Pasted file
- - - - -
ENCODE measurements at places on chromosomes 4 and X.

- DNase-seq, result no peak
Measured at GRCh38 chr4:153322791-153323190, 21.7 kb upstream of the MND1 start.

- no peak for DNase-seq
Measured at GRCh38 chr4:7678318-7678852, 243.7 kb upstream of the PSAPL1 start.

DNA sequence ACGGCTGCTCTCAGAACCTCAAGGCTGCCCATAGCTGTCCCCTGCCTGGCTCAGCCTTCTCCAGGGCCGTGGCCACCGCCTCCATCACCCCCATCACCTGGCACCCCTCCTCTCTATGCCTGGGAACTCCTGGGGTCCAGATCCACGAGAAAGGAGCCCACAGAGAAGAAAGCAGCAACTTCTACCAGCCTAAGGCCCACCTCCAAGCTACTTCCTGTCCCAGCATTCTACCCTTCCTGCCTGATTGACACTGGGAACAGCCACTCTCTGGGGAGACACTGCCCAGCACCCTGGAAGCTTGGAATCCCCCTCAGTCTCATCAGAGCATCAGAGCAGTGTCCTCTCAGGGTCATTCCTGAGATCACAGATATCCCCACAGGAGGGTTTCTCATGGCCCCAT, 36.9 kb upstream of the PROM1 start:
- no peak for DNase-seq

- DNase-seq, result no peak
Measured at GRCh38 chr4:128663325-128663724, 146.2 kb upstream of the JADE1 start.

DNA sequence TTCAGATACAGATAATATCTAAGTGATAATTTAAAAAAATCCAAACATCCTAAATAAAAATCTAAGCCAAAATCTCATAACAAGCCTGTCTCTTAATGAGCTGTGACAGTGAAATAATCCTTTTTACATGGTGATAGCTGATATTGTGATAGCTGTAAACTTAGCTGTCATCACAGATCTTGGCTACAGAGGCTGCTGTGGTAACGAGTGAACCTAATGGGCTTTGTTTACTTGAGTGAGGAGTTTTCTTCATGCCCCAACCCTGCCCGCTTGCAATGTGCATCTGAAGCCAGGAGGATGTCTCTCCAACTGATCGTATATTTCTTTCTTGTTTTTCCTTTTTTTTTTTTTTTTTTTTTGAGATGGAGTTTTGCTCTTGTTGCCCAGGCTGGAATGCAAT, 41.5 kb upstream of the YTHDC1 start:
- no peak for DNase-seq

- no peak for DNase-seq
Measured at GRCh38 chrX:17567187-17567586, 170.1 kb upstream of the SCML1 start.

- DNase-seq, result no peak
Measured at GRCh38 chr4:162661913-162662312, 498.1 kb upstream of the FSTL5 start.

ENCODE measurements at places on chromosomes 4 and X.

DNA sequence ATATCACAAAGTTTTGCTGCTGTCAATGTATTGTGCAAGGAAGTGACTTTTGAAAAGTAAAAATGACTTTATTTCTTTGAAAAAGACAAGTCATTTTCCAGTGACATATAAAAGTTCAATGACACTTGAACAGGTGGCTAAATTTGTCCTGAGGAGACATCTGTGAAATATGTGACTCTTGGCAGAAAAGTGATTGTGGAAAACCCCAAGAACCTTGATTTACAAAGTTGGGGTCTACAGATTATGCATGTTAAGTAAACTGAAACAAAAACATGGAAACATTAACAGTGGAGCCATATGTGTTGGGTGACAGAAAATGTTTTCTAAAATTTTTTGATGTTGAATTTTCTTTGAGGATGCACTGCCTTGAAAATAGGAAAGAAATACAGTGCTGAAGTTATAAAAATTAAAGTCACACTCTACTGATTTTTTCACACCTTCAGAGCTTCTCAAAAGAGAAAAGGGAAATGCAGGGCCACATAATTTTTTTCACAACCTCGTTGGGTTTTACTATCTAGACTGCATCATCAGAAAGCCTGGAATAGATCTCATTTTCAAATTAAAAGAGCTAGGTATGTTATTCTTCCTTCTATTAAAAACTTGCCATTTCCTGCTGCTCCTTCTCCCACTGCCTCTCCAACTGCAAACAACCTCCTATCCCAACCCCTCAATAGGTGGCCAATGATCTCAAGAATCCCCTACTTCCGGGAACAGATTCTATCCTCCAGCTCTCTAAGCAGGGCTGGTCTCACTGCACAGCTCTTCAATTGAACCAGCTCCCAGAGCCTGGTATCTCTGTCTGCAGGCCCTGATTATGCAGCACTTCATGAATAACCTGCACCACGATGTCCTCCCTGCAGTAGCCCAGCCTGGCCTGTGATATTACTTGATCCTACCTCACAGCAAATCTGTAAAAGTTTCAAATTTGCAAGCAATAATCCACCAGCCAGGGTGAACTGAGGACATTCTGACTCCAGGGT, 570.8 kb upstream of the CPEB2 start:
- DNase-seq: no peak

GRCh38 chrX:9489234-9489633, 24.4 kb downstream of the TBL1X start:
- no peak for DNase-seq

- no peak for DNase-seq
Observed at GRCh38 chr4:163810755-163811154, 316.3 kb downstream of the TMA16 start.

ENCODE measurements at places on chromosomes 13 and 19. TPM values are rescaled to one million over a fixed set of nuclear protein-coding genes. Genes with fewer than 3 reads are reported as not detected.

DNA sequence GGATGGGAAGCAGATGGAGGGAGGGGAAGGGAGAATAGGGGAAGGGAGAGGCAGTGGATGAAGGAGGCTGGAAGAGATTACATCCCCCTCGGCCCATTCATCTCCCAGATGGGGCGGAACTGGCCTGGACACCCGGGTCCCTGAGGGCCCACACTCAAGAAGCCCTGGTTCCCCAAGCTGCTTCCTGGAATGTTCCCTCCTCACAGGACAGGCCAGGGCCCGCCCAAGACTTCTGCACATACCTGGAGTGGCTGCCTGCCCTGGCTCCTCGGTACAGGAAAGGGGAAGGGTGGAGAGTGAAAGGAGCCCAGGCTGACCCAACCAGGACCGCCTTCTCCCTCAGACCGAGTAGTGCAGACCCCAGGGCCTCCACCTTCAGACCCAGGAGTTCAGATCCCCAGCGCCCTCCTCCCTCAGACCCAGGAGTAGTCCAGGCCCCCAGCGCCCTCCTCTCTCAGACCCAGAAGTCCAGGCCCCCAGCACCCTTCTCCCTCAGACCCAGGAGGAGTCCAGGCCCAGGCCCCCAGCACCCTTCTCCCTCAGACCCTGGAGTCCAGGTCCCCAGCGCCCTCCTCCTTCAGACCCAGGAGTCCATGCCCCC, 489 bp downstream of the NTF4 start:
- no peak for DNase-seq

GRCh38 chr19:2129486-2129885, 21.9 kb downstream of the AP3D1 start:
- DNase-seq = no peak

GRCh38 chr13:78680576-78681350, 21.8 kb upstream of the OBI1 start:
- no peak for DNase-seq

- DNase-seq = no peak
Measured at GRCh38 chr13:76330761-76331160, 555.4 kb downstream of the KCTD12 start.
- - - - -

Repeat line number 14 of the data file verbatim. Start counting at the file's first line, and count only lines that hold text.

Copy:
- DNase-seq, result no peak